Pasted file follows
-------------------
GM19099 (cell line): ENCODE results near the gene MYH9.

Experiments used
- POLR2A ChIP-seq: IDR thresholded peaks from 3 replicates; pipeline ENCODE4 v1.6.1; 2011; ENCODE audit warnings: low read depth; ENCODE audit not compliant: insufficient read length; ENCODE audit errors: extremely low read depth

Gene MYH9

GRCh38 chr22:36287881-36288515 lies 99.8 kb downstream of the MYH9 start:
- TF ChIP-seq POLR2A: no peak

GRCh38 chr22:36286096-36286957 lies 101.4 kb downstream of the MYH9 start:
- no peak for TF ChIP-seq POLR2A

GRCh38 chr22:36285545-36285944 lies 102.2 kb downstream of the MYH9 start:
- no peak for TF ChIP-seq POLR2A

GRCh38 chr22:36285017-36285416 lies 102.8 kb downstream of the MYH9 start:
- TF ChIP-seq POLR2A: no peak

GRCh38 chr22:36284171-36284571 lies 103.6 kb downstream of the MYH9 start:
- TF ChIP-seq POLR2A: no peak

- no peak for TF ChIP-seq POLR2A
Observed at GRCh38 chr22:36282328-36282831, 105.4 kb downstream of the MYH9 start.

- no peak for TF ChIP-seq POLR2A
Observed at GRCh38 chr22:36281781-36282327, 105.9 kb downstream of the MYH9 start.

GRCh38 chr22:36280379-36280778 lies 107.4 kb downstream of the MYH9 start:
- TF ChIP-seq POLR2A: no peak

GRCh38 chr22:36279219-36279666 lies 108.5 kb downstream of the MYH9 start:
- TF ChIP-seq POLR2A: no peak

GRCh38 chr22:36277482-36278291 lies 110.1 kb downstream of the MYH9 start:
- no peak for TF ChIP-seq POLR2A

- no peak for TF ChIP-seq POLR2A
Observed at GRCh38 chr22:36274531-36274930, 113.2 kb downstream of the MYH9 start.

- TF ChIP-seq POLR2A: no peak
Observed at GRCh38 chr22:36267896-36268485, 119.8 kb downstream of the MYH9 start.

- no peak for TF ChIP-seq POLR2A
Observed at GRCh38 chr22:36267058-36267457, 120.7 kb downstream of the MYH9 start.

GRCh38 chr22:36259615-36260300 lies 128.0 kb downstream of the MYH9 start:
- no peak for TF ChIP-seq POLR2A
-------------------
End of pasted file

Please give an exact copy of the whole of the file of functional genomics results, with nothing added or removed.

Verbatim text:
GM19099 (cell line): ENCODE results near the gene MYH9.

Experiments used
- POLR2A ChIP-seq: IDR thresholded peaks from 3 replicates; pipeline ENCODE4 v1.6.1; 2011; ENCODE audit warnings: low read depth; ENCODE audit not compliant: insufficient read length; ENCODE audit errors: extremely low read depth

Gene MYH9

GRCh38 chr22:36287881-36288515 lies 99.8 kb downstream of the MYH9 start:
- TF ChIP-seq POLR2A: no peak

GRCh38 chr22:36286096-36286957 lies 101.4 kb downstream of the MYH9 start:
- no peak for TF ChIP-seq POLR2A

GRCh38 chr22:36285545-36285944 lies 102.2 kb downstream of the MYH9 start:
- no peak for TF ChIP-seq POLR2A

GRCh38 chr22:36285017-36285416 lies 102.8 kb downstream of the MYH9 start:
- TF ChIP-seq POLR2A: no peak

GRCh38 chr22:36284171-36284571 lies 103.6 kb downstream of the MYH9 start:
- TF ChIP-seq POLR2A: no peak

- no peak for TF ChIP-seq POLR2A
Observed at GRCh38 chr22:36282328-36282831, 105.4 kb downstream of the MYH9 start.

- no peak for TF ChIP-seq POLR2A
Observed at GRCh38 chr22:36281781-36282327, 105.9 kb downstream of the MYH9 start.

GRCh38 chr22:36280379-36280778 lies 107.4 kb downstream of the MYH9 start:
- TF ChIP-seq POLR2A: no peak

GRCh38 chr22:36279219-36279666 lies 108.5 kb downstream of the MYH9 start:
- TF ChIP-seq POLR2A: no peak

GRCh38 chr22:36277482-36278291 lies 110.1 kb downstream of the MYH9 start:
- no peak for TF ChIP-seq POLR2A

- no peak for TF ChIP-seq POLR2A
Observed at GRCh38 chr22:36274531-36274930, 113.2 kb downstream of the MYH9 start.

- TF ChIP-seq POLR2A: no peak
Observed at GRCh38 chr22:36267896-36268485, 119.8 kb downstream of the MYH9 start.

- no peak for TF ChIP-seq POLR2A
Observed at GRCh38 chr22:36267058-36267457, 120.7 kb downstream of the MYH9 start.

GRCh38 chr22:36259615-36260300 lies 128.0 kb downstream of the MYH9 start:
- no peak for TF ChIP-seq POLR2A